Whips in horse racing
The issue of whether or not whips should be used has some very valid arguments for and against. This issue has been going on for quite some time and no one really has any true answers. Those who are pro whips can give valid arguments of why they are necessary and explain that whips are not used cruelly and sometimes the whips save drivers from accidents. And those who are on the opposing side also show they can easily do without them.
They say that whips are absolutely valuable in the guiding of the horses and in controlling a reckless horse which could otherwise cause an accident which could be fatal to the driver and those around him.
They also say that the horses do not feel the pain the same way that humans do.
Those who reject the idea of using whips, say that the horse really does feel pain the same way we humans do,
If the whips were not unpleasant the horses would not respond to them the way they do. They say that whips are also not at all vital in controlling any horse. A good horseman should be able to easily control the horse using just the reins. Whips are not needed to keep horse racing alive either. Without them horses would still race they would still win and the rate at which they run will not change a whole lot either. Posted on the web page: http://www.racingandsports.com.au/racing/rsNewsArt.asp?NID=137916 One horse racing fan concludes that all arguments against the whips are in valid “The anti-jumping brigade have had a temporary win and so the anti-whip brigade has decided to jump on the bandwagon. For goodness sake, thoroughbred racehorse is generally the most pampered beast in the animal world. These outcries against the perceived brutality of the whip-rider ranks with the ignorant outcries against “molesting” of sheep. Direct your anger, if you must, against the mindless violence in the world and leave horseracing alone. “But on “horse racing.com,” a news reporter wrote a short article on a race that was held without the use of whips.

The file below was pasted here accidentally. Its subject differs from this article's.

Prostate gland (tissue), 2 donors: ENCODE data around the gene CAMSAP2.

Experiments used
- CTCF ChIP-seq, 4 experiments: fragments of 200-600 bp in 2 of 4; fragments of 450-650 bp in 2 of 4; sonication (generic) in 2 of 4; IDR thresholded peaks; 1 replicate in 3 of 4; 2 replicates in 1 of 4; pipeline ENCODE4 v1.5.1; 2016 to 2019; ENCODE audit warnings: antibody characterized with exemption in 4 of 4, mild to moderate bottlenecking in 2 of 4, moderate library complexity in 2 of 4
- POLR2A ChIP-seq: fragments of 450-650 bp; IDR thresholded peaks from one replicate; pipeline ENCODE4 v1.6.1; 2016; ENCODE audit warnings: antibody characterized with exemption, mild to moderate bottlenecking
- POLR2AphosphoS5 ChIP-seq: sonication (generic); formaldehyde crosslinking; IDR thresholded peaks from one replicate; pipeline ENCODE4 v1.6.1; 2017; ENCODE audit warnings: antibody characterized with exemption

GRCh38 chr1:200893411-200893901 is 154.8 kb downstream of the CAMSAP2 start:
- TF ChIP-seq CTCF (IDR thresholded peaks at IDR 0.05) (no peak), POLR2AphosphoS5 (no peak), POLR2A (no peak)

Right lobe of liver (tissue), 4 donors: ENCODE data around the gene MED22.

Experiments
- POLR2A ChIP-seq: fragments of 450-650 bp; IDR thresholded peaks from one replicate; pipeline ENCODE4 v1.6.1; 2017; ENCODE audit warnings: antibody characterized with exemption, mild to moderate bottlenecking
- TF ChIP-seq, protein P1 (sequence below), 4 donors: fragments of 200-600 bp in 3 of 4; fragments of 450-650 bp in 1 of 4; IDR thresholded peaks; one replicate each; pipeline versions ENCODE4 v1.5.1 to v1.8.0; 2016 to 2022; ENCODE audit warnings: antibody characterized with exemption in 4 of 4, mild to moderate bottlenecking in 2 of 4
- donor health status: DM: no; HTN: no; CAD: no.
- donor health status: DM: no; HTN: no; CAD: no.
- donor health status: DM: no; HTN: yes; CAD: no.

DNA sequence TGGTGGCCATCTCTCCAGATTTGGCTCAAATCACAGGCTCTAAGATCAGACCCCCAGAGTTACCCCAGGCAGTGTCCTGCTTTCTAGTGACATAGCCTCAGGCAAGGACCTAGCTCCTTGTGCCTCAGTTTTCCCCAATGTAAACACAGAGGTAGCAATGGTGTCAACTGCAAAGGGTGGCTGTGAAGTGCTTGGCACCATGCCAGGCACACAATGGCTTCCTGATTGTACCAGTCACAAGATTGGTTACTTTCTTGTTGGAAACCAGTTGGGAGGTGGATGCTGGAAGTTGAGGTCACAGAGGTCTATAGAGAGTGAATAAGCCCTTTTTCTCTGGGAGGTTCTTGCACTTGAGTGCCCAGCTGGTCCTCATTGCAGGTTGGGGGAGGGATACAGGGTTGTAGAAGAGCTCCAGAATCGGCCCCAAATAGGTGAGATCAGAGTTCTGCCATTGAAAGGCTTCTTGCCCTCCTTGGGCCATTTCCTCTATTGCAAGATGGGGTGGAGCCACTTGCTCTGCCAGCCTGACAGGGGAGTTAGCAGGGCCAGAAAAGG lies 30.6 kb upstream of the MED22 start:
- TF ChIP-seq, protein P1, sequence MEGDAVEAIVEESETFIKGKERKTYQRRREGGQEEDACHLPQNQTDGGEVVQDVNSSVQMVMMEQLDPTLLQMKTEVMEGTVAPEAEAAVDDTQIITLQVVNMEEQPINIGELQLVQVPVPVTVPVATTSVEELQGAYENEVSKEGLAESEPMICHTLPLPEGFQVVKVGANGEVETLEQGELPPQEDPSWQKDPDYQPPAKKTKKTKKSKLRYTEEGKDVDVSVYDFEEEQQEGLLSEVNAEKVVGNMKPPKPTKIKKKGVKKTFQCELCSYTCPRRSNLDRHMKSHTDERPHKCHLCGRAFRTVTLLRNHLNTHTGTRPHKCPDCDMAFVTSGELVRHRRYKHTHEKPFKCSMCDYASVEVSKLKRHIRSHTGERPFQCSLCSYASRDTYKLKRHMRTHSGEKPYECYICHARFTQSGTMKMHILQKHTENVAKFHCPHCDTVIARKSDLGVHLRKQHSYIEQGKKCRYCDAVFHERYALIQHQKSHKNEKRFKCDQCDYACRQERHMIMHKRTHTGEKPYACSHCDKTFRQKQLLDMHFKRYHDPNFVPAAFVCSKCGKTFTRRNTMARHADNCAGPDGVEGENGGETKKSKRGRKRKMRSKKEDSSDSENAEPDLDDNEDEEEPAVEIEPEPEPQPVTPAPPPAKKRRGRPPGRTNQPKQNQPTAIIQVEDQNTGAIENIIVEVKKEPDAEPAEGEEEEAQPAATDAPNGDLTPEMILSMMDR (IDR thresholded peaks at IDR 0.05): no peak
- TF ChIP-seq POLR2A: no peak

By all accounts this past Saturday’s “whipping-free” race at Indiana Downs was a success. No one got hurt. The best horse won. And several of the drivers involved in the race (including those who came onto the track without a whip) said things went smoothly.
Here is a quote from Race Secretary Scott Peine: “It worked out really well…We had a couple customers — not too many — who were concerned about us defrauding the public, and that the favorite wasn’t going to do well. Ninety percent of the people thought it was a good idea and were willing to try it. It was contested like a normal race. There was a lot of movement, which was good to see.”
Fair enough. So why are track officials so eager to declare that the race was just a “novelty” that isn’t likely to be repeated this year? Sounds like a cop-out to me. The more often these sorts of races are held the more quickly betters will be accustomed to the idea that a whipping-free race can still be a fair one. He points out that if people would see this more often, they would be more open to this style. The american horse trotting association held a similar race. But the rules were that “Drivers could carry a whip for use in emergency situations,”
On http://flickr.com, Monty Roberts, (internationally acclaimed horse trainer, animal behaviorist and author of the best-selling book “The Man Who Listens to Horses,” states,
“A whip has no place in horsemanship at all”. “It’s medieval for horses.” He also points out that a horse that wants to win, that has that competitive spirit and natural “will to win” is always going to be a far better racing prospect than the one that has to be beaten for half of the race.” Onhttp://www.whas11.com Belo Interactive Made a sur vey on this very subject. They found that those who thought that are a necessary part of the sport, Got 10.61% 19 votes Those who thought Whips can be used, but stricter limits need to be enforced 7.82% 14 votes And then whose who want to Ban the use of whips completely81.56% 146 votes. I think we shoould take a closer look et their impact oon the horses
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